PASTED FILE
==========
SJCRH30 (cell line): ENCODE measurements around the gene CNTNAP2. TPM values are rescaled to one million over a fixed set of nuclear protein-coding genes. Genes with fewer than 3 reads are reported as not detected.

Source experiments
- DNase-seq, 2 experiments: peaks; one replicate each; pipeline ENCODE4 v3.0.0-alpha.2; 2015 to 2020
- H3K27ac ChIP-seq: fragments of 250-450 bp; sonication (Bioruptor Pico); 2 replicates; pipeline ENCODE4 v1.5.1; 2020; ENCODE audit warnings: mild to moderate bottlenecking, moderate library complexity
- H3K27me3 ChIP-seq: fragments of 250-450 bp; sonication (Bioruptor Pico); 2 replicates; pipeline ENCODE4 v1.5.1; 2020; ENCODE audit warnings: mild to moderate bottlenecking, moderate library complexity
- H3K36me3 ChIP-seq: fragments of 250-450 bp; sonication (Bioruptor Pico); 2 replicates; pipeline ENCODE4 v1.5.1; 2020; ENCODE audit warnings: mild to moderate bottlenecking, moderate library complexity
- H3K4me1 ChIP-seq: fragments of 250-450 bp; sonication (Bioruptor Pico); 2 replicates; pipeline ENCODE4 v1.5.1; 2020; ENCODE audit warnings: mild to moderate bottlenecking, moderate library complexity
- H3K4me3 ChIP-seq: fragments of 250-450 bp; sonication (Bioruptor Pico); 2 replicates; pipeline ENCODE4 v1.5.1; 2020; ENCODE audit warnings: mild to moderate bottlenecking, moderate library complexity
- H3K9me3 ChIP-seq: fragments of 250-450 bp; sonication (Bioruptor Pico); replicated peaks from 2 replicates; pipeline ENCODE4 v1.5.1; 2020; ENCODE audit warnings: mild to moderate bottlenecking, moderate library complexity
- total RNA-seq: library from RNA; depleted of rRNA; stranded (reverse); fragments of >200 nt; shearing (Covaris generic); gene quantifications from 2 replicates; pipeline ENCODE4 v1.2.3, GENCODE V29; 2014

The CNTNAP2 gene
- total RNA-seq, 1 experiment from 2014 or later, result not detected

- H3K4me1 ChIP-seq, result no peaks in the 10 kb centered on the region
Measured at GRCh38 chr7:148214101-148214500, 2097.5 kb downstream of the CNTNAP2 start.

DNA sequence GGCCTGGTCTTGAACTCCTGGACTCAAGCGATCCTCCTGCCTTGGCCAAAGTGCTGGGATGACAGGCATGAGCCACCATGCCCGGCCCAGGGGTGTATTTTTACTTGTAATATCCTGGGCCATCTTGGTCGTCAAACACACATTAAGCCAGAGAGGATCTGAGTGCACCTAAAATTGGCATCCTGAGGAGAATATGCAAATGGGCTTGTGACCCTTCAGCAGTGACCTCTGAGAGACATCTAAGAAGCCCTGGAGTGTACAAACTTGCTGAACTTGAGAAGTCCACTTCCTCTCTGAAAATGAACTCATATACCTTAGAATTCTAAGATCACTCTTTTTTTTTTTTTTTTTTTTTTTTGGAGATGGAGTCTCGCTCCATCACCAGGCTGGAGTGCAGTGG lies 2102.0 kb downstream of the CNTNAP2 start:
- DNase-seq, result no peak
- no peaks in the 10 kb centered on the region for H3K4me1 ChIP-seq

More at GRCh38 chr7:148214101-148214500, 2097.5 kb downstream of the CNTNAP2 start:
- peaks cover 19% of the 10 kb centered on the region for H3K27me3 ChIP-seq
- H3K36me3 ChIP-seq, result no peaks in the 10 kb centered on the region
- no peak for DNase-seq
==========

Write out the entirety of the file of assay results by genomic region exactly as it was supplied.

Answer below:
SJCRH30 (cell line): ENCODE measurements around the gene CNTNAP2. TPM values are rescaled to one million over a fixed set of nuclear protein-coding genes. Genes with fewer than 3 reads are reported as not detected.

Source experiments
- DNase-seq, 2 experiments: peaks; one replicate each; pipeline ENCODE4 v3.0.0-alpha.2; 2015 to 2020
- H3K27ac ChIP-seq: fragments of 250-450 bp; sonication (Bioruptor Pico); 2 replicates; pipeline ENCODE4 v1.5.1; 2020; ENCODE audit warnings: mild to moderate bottlenecking, moderate library complexity
- H3K27me3 ChIP-seq: fragments of 250-450 bp; sonication (Bioruptor Pico); 2 replicates; pipeline ENCODE4 v1.5.1; 2020; ENCODE audit warnings: mild to moderate bottlenecking, moderate library complexity
- H3K36me3 ChIP-seq: fragments of 250-450 bp; sonication (Bioruptor Pico); 2 replicates; pipeline ENCODE4 v1.5.1; 2020; ENCODE audit warnings: mild to moderate bottlenecking, moderate library complexity
- H3K4me1 ChIP-seq: fragments of 250-450 bp; sonication (Bioruptor Pico); 2 replicates; pipeline ENCODE4 v1.5.1; 2020; ENCODE audit warnings: mild to moderate bottlenecking, moderate library complexity
- H3K4me3 ChIP-seq: fragments of 250-450 bp; sonication (Bioruptor Pico); 2 replicates; pipeline ENCODE4 v1.5.1; 2020; ENCODE audit warnings: mild to moderate bottlenecking, moderate library complexity
- H3K9me3 ChIP-seq: fragments of 250-450 bp; sonication (Bioruptor Pico); replicated peaks from 2 replicates; pipeline ENCODE4 v1.5.1; 2020; ENCODE audit warnings: mild to moderate bottlenecking, moderate library complexity
- total RNA-seq: library from RNA; depleted of rRNA; stranded (reverse); fragments of >200 nt; shearing (Covaris generic); gene quantifications from 2 replicates; pipeline ENCODE4 v1.2.3, GENCODE V29; 2014

The CNTNAP2 gene
- total RNA-seq, 1 experiment from 2014 or later, result not detected

- H3K4me1 ChIP-seq, result no peaks in the 10 kb centered on the region
Measured at GRCh38 chr7:148214101-148214500, 2097.5 kb downstream of the CNTNAP2 start.

DNA sequence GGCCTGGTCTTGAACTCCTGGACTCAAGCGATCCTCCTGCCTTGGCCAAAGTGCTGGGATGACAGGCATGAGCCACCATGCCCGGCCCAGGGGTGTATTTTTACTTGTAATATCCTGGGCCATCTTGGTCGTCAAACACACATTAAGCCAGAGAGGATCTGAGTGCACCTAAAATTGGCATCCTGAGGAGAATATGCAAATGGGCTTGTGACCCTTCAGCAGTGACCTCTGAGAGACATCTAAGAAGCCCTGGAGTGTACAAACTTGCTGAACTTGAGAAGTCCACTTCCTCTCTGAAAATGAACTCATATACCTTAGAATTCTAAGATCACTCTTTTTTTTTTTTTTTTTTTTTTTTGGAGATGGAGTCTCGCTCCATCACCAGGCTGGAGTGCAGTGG lies 2102.0 kb downstream of the CNTNAP2 start:
- DNase-seq, result no peak
- no peaks in the 10 kb centered on the region for H3K4me1 ChIP-seq

More at GRCh38 chr7:148214101-148214500, 2097.5 kb downstream of the CNTNAP2 start:
- peaks cover 19% of the 10 kb centered on the region for H3K27me3 ChIP-seq
- H3K36me3 ChIP-seq, result no peaks in the 10 kb centered on the region
- no peak for DNase-seq